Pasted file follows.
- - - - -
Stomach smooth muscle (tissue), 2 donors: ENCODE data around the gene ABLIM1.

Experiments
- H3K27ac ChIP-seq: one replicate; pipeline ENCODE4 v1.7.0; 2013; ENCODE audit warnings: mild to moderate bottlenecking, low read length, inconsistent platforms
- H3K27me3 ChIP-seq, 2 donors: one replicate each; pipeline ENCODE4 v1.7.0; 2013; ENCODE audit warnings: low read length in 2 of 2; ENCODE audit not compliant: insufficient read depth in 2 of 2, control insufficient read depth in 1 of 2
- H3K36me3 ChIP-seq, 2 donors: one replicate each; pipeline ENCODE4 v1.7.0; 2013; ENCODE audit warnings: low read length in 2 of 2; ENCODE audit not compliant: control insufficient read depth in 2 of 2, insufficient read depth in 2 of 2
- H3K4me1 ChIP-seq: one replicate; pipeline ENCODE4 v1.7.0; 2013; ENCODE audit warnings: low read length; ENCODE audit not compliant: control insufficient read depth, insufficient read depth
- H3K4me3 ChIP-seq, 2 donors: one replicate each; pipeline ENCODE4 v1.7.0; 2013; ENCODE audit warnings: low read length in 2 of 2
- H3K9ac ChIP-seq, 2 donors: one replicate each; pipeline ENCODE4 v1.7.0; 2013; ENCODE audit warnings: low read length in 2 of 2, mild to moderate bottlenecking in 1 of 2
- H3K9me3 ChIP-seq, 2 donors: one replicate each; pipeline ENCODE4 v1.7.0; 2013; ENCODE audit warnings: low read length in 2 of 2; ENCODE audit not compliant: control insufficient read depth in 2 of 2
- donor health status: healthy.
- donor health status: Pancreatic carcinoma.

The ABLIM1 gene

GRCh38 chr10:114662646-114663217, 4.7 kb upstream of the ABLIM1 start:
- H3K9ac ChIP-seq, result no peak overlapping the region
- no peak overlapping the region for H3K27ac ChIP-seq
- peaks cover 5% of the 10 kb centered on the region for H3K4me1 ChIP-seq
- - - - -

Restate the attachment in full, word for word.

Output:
Stomach smooth muscle (tissue), 2 donors: ENCODE data around the gene ABLIM1.

Experiments
- H3K27ac ChIP-seq: one replicate; pipeline ENCODE4 v1.7.0; 2013; ENCODE audit warnings: mild to moderate bottlenecking, low read length, inconsistent platforms
- H3K27me3 ChIP-seq, 2 donors: one replicate each; pipeline ENCODE4 v1.7.0; 2013; ENCODE audit warnings: low read length in 2 of 2; ENCODE audit not compliant: insufficient read depth in 2 of 2, control insufficient read depth in 1 of 2
- H3K36me3 ChIP-seq, 2 donors: one replicate each; pipeline ENCODE4 v1.7.0; 2013; ENCODE audit warnings: low read length in 2 of 2; ENCODE audit not compliant: control insufficient read depth in 2 of 2, insufficient read depth in 2 of 2
- H3K4me1 ChIP-seq: one replicate; pipeline ENCODE4 v1.7.0; 2013; ENCODE audit warnings: low read length; ENCODE audit not compliant: control insufficient read depth, insufficient read depth
- H3K4me3 ChIP-seq, 2 donors: one replicate each; pipeline ENCODE4 v1.7.0; 2013; ENCODE audit warnings: low read length in 2 of 2
- H3K9ac ChIP-seq, 2 donors: one replicate each; pipeline ENCODE4 v1.7.0; 2013; ENCODE audit warnings: low read length in 2 of 2, mild to moderate bottlenecking in 1 of 2
- H3K9me3 ChIP-seq, 2 donors: one replicate each; pipeline ENCODE4 v1.7.0; 2013; ENCODE audit warnings: low read length in 2 of 2; ENCODE audit not compliant: control insufficient read depth in 2 of 2
- donor health status: healthy.
- donor health status: Pancreatic carcinoma.

The ABLIM1 gene

GRCh38 chr10:114662646-114663217, 4.7 kb upstream of the ABLIM1 start:
- H3K9ac ChIP-seq, result no peak overlapping the region
- no peak overlapping the region for H3K27ac ChIP-seq
- peaks cover 5% of the 10 kb centered on the region for H3K4me1 ChIP-seq